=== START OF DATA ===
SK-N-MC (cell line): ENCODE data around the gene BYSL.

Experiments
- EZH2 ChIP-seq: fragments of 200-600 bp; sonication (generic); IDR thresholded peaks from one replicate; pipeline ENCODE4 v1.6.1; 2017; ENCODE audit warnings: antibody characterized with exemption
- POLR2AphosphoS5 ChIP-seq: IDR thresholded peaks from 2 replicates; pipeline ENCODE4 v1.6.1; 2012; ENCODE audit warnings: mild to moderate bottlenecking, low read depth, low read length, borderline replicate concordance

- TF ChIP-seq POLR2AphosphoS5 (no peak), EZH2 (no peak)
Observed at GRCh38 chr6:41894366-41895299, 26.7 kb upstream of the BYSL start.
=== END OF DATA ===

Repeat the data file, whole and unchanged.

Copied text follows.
SK-N-MC (cell line): ENCODE data around the gene BYSL.

Experiments
- EZH2 ChIP-seq: fragments of 200-600 bp; sonication (generic); IDR thresholded peaks from one replicate; pipeline ENCODE4 v1.6.1; 2017; ENCODE audit warnings: antibody characterized with exemption
- POLR2AphosphoS5 ChIP-seq: IDR thresholded peaks from 2 replicates; pipeline ENCODE4 v1.6.1; 2012; ENCODE audit warnings: mild to moderate bottlenecking, low read depth, low read length, borderline replicate concordance

- TF ChIP-seq POLR2AphosphoS5 (no peak), EZH2 (no peak)
Observed at GRCh38 chr6:41894366-41895299, 26.7 kb upstream of the BYSL start.